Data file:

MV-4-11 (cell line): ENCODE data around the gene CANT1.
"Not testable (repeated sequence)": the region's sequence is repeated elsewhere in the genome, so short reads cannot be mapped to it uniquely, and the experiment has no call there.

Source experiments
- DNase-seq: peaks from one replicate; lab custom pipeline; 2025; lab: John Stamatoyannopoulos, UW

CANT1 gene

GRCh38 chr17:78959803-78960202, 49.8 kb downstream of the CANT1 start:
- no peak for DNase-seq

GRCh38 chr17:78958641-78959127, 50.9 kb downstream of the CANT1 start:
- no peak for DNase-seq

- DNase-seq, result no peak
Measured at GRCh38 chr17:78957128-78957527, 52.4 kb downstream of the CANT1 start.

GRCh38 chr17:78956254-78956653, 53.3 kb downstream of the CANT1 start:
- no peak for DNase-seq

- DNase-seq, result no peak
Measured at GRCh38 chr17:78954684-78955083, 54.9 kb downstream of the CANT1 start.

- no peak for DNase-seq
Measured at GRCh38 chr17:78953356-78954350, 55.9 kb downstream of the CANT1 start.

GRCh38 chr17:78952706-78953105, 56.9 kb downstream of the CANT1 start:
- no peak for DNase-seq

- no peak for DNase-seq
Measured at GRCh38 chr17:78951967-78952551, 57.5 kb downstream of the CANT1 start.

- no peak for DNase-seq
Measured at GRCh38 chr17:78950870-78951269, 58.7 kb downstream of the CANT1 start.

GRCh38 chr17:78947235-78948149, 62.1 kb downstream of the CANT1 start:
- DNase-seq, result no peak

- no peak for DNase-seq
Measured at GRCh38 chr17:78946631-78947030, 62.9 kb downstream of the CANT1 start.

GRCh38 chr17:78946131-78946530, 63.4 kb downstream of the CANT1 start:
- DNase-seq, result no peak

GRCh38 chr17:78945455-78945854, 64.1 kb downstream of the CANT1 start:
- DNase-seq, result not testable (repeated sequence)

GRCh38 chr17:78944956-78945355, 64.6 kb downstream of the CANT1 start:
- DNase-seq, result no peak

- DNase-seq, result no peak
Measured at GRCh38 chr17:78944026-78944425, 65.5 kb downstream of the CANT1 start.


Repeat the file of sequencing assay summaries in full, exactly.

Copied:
MV-4-11 (cell line): ENCODE data around the gene CANT1.
"Not testable (repeated sequence)": the region's sequence is repeated elsewhere in the genome, so short reads cannot be mapped to it uniquely, and the experiment has no call there.

Source experiments
- DNase-seq: peaks from one replicate; lab custom pipeline; 2025; lab: John Stamatoyannopoulos, UW

CANT1 gene

GRCh38 chr17:78959803-78960202, 49.8 kb downstream of the CANT1 start:
- no peak for DNase-seq

GRCh38 chr17:78958641-78959127, 50.9 kb downstream of the CANT1 start:
- no peak for DNase-seq

- DNase-seq, result no peak
Measured at GRCh38 chr17:78957128-78957527, 52.4 kb downstream of the CANT1 start.

GRCh38 chr17:78956254-78956653, 53.3 kb downstream of the CANT1 start:
- no peak for DNase-seq

- DNase-seq, result no peak
Measured at GRCh38 chr17:78954684-78955083, 54.9 kb downstream of the CANT1 start.

- no peak for DNase-seq
Measured at GRCh38 chr17:78953356-78954350, 55.9 kb downstream of the CANT1 start.

GRCh38 chr17:78952706-78953105, 56.9 kb downstream of the CANT1 start:
- no peak for DNase-seq

- no peak for DNase-seq
Measured at GRCh38 chr17:78951967-78952551, 57.5 kb downstream of the CANT1 start.

- no peak for DNase-seq
Measured at GRCh38 chr17:78950870-78951269, 58.7 kb downstream of the CANT1 start.

GRCh38 chr17:78947235-78948149, 62.1 kb downstream of the CANT1 start:
- DNase-seq, result no peak

- no peak for DNase-seq
Measured at GRCh38 chr17:78946631-78947030, 62.9 kb downstream of the CANT1 start.

GRCh38 chr17:78946131-78946530, 63.4 kb downstream of the CANT1 start:
- DNase-seq, result no peak

GRCh38 chr17:78945455-78945854, 64.1 kb downstream of the CANT1 start:
- DNase-seq, result not testable (repeated sequence)

GRCh38 chr17:78944956-78945355, 64.6 kb downstream of the CANT1 start:
- DNase-seq, result no peak

- DNase-seq, result no peak
Measured at GRCh38 chr17:78944026-78944425, 65.5 kb downstream of the CANT1 start.